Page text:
By Maria Colgan on Mar 17, 2011
By creating extended statistics on a group of columns, the Optimizer can determine a more accurate cardinality estimate when the columns are used together in a where clause of a SQL statement.You can use DBMS_STATS.CREATE_EXTENDED_STATS to define the column group you want to have statistics gathered on as a whole. Once the group has been established Oracle will automatically maintain the statistics on that column group when statistics are gathered on the table.
If we continue with the initial example of the customers table, When the value of cust_state_province is 'CA' we know the value of country_id will be 52790 or the USA. There is also a skew in the data in these two columns; because the company used in the SH is based in San Francisco so the majority of rows in the table have the values 'CA' and 52790. Both the relationship between the columns and the skew in the data can make it difficult for the optimizer to calculate the cardinality of these columns correctly when they are used together in a query.
With just basic statistics we see the optimizer thinks there will only be 127 row returned because it assumes both columns will reduce the number of rows returned (# of rows in the table X 1/NDV of column1 X 1/NDV of column2). We know that this is not true in this case. We must provide better statistic to the optimizer so it can determine the correct cardinality estimate. Prior to Oracle Database 11g the only option open to us would be to make the optimizer aware of the data skew in both the country_id column (most rows have 52790 as the value) and the cust_state_province column (most rows have 'CA' as the value). We can do this by gathering histograms on the skewed columns.
Now that we have histograms on both the country_id and the cust_state_province columns let's see if the optimizers estimate is more accurate.
There is a slightly improvement in the estimate since we have histograms for the individual columns. However the optimizer is still not aware that there is a relationship or correlation between these two columns. In Oracle Database 11g we can tell the optimizer about this correlation by creating extended statistics on these two columns as a group. Once the extended statistics have been created the next time statistics are gathered on the CUSTOMERS table an extra set of statistics, for the combine group of country_id and cust_state_province, will be collected. The DBMS_STATS.CREATE_EXTENDED_STATS function can be used to create the extended statistics or a 'column group' for country_id and cust_state_province.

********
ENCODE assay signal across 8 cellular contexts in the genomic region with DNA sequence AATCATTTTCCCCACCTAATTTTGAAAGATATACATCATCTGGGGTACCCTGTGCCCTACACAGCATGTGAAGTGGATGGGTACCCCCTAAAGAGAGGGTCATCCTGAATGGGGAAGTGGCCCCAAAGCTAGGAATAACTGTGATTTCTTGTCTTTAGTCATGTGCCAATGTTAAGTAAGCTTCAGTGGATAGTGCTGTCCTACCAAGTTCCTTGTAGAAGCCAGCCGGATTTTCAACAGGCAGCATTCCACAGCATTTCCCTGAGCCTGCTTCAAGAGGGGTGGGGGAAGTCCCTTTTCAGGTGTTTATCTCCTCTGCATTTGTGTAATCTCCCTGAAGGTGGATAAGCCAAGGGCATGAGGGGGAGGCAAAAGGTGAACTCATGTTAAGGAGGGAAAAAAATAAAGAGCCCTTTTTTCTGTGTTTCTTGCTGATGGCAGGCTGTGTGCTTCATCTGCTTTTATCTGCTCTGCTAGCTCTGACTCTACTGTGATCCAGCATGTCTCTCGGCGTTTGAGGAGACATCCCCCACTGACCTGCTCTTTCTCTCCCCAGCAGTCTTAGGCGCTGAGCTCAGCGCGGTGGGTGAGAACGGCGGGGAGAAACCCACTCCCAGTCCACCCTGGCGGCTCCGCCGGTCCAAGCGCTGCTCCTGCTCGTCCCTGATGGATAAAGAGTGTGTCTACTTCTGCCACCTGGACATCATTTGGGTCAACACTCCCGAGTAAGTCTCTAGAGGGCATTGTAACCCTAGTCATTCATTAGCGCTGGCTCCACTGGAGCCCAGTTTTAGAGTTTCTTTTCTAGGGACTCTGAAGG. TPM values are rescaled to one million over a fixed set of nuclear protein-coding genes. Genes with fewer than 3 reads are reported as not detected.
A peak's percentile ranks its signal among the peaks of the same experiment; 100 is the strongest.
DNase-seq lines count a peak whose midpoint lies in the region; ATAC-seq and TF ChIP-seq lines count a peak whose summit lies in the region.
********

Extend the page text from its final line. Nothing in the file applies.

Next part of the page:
After creating the extended statistics and regather statistics, you will see a system generated column name in USER_TAB_COL_STATISTICS, which represents the new column group. A subset of statistics are maintained for column groups including;
- Number of distinct values
- Number of Nulls
So now we have statistics on the column group lets confirm that is enough information for the optimizer to get the correct estimation.
The cardinality estimate is still off. Why did the extended statistics not help in this case? The extended statistics were not actually used here. If you look back at the output from USER_TAB_COL_STATISTICS you can see there is a histogram created on the country_id and cust_state_province columns. However, there is no histogram created on the column group. Because a histogram provides the Optimizer with more information than standard statistics the Optimizer ignores the extended statistics and uses the individual column statistics instead.
Since we have executed the query again, the optimizer will have recorded that a histogram on the created extension is beneficial for the query. A histogram will be automatically created on the column group the next time statistics are gathered on the table
With the histogram in place on the column group, the Optimizer will now use the extended statistics and the cardinality estimates is now accurate.
Extended Statistics are used even if we have them for only a subset of predicates in the statement. Lets say there is a column group created on (c1, c2) and we have a SQL statement with a where clause that contains c1 = 1 and c2 =1 and c3 = 1. The optimizer will use the extended statistics on C1,C2 and multiply that by the selectivity of third predicate. It will use all the available statistics on column group, including histograms. The optimizer will also use the extended statistics (in a limited way) if a subset of the column group is present in the query.